Fortified foods such as dairy milk, almond milk, soy milk, and orange juice provide the most vitamin D in our diets. In Canada roughly 40 IU’s of vitamin D are in 100ml of liquid milk products. Even cereals often contain added vitamin D now! Cod liver oil contains the highest per serving amount of vitamin D at over 1000IU per serving!

 

Sun Exposure

The sun is an essential part in us forming vitamin D within our bodies. You probably have also heard that we are not getting enough sun exposure to provide us with sufficient vitamin D. But what if you live in a tropical area or travel there regularly? Surprisingly, geographic latitude has not consistently predicted average vitamin levels in a population. This suggests that there are ample opportunities to form vitamin D and store it in the liver and fat even in the northern latitudes. It is also known that most people do meet at least some of their vitamin D needs through exposure to sunlight (specifically UV–B rays) but it is essential that light penetrates uncovered or unprotected (i.e. no sunscreen) skin. When sunscreen is used correctly an SPF of 15 deflects about 90 percent of the UVB rays. Remember, that although these rays do produce the helpful vitamin D, they also can induce sunburn, DNA damage, and skin concerns. You cannot separate the wanted from unwanted effects when it comes to sun exposure. Therefore, it is recommended you protect your skin from excessive exposure and sunburn and obtain vitamin D through other methods (i.e. supplements and food).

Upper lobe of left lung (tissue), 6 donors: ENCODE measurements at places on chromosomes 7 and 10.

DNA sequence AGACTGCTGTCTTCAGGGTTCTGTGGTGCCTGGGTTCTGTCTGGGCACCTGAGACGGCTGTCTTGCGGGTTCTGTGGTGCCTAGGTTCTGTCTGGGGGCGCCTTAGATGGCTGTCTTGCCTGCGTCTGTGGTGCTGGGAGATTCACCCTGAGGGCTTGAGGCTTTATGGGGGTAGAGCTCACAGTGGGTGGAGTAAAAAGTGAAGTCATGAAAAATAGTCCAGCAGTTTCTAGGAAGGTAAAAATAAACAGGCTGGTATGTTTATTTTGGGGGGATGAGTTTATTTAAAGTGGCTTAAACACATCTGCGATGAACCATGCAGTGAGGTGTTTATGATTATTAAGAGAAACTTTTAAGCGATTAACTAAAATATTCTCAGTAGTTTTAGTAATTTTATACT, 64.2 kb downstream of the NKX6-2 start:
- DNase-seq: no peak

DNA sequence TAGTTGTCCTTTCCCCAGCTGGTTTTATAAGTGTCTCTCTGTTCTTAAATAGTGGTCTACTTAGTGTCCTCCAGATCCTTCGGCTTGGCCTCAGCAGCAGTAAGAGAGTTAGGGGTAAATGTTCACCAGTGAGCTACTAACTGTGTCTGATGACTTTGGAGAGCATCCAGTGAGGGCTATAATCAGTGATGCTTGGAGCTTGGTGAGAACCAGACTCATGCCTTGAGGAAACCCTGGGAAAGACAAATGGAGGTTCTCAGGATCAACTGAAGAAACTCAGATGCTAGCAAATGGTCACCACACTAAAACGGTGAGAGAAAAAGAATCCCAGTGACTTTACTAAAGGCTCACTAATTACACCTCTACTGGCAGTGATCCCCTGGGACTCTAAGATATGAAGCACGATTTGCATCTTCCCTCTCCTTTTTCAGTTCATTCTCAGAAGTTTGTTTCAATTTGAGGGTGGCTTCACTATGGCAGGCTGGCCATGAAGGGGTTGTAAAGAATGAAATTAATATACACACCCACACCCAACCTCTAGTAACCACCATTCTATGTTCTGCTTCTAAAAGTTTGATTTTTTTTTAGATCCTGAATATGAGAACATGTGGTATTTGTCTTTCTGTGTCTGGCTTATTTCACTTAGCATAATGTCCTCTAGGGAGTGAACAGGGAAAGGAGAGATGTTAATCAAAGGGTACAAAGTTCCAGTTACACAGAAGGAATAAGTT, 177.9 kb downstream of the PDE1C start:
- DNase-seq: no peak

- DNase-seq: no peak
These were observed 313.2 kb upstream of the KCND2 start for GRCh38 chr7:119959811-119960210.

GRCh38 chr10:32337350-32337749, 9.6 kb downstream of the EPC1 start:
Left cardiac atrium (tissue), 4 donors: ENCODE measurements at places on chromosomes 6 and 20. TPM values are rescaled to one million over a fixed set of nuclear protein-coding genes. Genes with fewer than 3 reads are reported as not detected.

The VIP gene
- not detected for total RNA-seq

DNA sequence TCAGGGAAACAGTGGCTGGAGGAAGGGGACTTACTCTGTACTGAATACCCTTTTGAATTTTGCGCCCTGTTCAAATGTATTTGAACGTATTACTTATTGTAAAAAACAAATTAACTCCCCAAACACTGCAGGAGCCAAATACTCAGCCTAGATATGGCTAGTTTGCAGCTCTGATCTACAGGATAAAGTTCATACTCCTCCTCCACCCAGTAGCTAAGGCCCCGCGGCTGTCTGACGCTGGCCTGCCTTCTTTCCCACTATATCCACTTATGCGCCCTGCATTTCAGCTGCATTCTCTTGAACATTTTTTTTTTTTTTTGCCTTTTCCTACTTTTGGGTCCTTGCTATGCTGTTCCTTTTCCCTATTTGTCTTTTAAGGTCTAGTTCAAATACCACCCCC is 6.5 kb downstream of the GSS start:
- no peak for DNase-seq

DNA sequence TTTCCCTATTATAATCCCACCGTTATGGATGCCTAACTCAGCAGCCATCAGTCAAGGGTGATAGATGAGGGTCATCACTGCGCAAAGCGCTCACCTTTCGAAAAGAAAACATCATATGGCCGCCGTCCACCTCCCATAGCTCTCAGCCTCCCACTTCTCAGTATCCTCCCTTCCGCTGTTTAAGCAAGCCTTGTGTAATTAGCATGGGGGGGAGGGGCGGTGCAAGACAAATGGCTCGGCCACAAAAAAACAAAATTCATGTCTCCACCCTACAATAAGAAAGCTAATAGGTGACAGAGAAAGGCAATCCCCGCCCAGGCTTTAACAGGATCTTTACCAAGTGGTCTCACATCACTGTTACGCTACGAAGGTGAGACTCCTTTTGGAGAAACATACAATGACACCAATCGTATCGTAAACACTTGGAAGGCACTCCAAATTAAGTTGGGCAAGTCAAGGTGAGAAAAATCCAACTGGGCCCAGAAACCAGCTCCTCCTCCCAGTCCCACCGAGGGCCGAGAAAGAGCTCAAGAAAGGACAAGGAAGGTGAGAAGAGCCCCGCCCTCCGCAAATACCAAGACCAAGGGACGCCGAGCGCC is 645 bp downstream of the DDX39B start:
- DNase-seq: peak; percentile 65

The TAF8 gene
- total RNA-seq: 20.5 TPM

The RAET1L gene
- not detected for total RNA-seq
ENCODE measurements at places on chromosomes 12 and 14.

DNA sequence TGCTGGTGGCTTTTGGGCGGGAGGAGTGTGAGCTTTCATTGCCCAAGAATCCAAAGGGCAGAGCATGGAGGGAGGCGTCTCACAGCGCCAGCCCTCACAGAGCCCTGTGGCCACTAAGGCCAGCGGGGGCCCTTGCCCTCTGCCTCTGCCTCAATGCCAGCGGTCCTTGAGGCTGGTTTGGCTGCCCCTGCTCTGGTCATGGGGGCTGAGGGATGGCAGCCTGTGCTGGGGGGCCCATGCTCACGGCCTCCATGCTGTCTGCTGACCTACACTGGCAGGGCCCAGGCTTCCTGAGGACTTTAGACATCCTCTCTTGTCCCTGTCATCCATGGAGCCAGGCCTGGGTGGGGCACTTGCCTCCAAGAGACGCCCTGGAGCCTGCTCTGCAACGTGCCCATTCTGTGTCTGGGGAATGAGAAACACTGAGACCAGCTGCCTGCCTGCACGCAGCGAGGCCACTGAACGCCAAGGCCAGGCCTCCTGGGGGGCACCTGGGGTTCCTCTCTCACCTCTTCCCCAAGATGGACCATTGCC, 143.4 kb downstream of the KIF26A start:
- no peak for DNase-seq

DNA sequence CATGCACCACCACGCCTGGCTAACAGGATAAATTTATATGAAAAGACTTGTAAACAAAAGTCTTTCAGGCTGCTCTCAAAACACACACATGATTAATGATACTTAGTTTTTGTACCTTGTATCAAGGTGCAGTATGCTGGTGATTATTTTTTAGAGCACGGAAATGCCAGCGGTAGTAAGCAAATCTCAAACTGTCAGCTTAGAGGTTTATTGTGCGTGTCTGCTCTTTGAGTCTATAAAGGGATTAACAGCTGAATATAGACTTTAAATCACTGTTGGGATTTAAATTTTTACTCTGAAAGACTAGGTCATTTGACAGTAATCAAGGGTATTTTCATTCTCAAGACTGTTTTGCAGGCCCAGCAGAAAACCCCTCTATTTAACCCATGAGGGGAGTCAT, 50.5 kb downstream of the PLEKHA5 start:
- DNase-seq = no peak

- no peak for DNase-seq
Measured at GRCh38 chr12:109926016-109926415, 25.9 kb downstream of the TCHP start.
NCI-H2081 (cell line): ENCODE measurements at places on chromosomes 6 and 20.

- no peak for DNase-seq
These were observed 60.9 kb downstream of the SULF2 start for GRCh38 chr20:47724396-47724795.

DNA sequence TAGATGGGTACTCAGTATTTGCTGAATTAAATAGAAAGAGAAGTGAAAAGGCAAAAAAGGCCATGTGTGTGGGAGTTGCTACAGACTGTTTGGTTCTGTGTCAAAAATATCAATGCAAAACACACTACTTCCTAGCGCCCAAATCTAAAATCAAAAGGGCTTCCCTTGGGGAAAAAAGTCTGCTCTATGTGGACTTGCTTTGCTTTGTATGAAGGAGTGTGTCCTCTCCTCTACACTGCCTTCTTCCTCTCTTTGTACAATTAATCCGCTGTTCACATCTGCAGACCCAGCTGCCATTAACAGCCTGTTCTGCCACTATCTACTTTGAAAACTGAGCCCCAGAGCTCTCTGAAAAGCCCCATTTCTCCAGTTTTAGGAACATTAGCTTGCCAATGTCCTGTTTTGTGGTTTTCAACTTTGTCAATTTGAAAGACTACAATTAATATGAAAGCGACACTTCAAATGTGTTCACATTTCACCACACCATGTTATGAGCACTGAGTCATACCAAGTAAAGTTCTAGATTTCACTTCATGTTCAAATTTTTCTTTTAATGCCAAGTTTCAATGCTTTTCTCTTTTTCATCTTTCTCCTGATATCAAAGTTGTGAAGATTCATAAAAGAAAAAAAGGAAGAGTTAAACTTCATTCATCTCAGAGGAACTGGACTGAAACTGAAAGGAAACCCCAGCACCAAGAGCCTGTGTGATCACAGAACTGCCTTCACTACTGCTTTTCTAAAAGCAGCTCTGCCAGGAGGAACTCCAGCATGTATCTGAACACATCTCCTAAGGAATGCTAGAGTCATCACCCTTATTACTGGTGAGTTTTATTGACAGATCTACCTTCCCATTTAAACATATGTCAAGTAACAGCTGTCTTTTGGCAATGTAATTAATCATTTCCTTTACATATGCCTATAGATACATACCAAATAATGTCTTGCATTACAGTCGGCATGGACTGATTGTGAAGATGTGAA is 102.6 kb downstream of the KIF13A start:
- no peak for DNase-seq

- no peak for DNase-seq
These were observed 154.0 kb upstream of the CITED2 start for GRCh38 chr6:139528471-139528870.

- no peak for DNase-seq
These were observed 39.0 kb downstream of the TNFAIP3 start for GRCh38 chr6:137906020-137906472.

Groups at Risk of Vitamin D Deficiency

Infants: Breastfeeding is by far the best way to ensure your baby gets the nutrients it needs; however, vitamin D status in the mother is directly correlated to vitamin D status in breast milk. It is essential that mothers supplement with vitamin D during breast feeding. The government of Canada suggests that 400IU/day in infants be supplemented.

Older adults: Older adults cannot synthesize vitamin D as well from their skin. They are likely to spend more time indoors as well as have lower nutritional intake from their diet. Since vitamin D is essential to bone health and reduction of risk of osteoporosis, it is important to make sure these levels are kept high.

People with dark skin: Dark skin means there is more of a pigment melanin in the epidermal layer. This can reduce the skins ability to produce vitamin D from the sun, although there is no conclusive evidence that darker skinned peoples suffer more health consequences. Studies that have been done actually suggest that there are lower rates of osteoporosis among those of African Amercian ancestry compared to those that are Caucasian.